Nostalgia for Nostalgia

The Charlie's Angels sequel has failed to meet "dismal expectations." Given the hyperactive wokeness that a professor has to endure while working on a University campus, I will admit to enjoying seeing a "social justice" driven sequel sputter.


But I suspect that the real lesson is somewhat different. One commentators take on Charlie's Angels


Meanwhile, “Charlie’s Angels” surpassed already dismal expectations. Opening estimates were under $15 million, and the bottom fell out: It’s in third place with under $9 million. Did we need this retread of a 1970s TV series and a franchise that produced two films nearly 20 years ago? Yes, it has the talented Elizabeth Banks, who produced the “Pitch Perfect” franchise (and directed the second, a huge hit). It saw the return of Kristen Stewart to a studio vehicle after regular acclaim in independent films. But neither could overcome the sense of malaise and rejection of something like this.
The $50 million budget wasn’t a killer, but this still will be a significant loss. Perhaps more concerning is so many similar films are in the pipeline, although it looks like a wise move for Paramount to shift the “Beverly Hills Cop” reboot with Eddie Murphy to Netflix.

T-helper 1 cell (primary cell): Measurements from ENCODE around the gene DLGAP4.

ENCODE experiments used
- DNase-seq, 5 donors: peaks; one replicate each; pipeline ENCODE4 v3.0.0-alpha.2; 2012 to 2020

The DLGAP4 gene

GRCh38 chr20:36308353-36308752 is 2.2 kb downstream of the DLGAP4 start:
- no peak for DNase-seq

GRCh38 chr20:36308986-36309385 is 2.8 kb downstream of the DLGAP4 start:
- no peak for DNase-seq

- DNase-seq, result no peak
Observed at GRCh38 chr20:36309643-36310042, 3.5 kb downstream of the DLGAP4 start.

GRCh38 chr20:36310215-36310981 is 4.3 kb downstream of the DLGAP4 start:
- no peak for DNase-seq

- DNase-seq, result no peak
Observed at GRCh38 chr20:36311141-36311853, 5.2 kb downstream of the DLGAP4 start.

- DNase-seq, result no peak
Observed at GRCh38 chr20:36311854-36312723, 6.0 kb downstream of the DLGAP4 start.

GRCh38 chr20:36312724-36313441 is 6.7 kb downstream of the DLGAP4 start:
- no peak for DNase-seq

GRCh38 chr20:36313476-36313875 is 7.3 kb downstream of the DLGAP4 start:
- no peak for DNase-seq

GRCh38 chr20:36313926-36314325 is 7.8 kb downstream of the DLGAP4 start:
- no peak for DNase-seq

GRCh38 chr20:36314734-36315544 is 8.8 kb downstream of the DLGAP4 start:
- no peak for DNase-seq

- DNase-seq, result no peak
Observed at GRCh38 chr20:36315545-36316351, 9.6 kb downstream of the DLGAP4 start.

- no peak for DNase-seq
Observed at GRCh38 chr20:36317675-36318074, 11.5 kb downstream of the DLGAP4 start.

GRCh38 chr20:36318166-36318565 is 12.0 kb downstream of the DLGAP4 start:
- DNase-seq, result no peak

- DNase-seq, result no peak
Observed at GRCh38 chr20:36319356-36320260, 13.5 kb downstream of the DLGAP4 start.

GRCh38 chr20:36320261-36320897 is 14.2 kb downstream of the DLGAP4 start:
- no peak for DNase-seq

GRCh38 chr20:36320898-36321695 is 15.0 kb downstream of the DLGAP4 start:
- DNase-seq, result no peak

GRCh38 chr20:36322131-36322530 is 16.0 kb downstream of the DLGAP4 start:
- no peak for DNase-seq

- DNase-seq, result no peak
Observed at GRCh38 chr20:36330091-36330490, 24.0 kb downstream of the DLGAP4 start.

I think the real problem is a lack of understanding of the underlying structure of fandom. In the case of the Angels, the film is targeting an audience that was introduced to the franchise via the Drew Barrymore films. These films (if memory serves) were sort of charged up tributes to the original TV series. And a little campy. Why would we expect consumers who were introduced to an echo of the original source material to be enduring fans? We shouldn't.


The article also highlights Hollywood's failure to grasp some simple aspects of brand equity management. In addition to the Angels, the latest Terminator film also under performed. I'll say it very plainly and directly - When doing sequels the studio should take the view that they are building on the main franchise. Doing bad sequels loses money on the latest film and destroys the brand equity.


It's a very simple lesson. I'm tempted to say something about Disney and Star Wars but I'll save those thoughts for later.


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